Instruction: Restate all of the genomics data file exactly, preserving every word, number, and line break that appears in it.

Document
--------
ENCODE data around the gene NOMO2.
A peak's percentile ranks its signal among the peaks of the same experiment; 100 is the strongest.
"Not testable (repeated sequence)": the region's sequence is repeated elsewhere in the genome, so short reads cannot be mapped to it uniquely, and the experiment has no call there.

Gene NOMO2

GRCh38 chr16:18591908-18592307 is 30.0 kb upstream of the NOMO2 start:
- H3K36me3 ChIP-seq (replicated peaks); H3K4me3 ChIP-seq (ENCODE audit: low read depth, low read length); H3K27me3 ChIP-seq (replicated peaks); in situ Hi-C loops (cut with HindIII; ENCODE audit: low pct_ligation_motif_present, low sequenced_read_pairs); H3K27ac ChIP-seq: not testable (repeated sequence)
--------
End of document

ENCODE data around the gene NOMO2.
A peak's percentile ranks its signal among the peaks of the same experiment; 100 is the strongest.
"Not testable (repeated sequence)": the region's sequence is repeated elsewhere in the genome, so short reads cannot be mapped to it uniquely, and the experiment has no call there.

Gene NOMO2

GRCh38 chr16:18591908-18592307 is 30.0 kb upstream of the NOMO2 start:
- H3K36me3 ChIP-seq (replicated peaks); H3K4me3 ChIP-seq (ENCODE audit: low read depth, low read length); H3K27me3 ChIP-seq (replicated peaks); in situ Hi-C loops (cut with HindIII; ENCODE audit: low pct_ligation_motif_present, low sequenced_read_pairs); H3K27ac ChIP-seq: not testable (repeated sequence)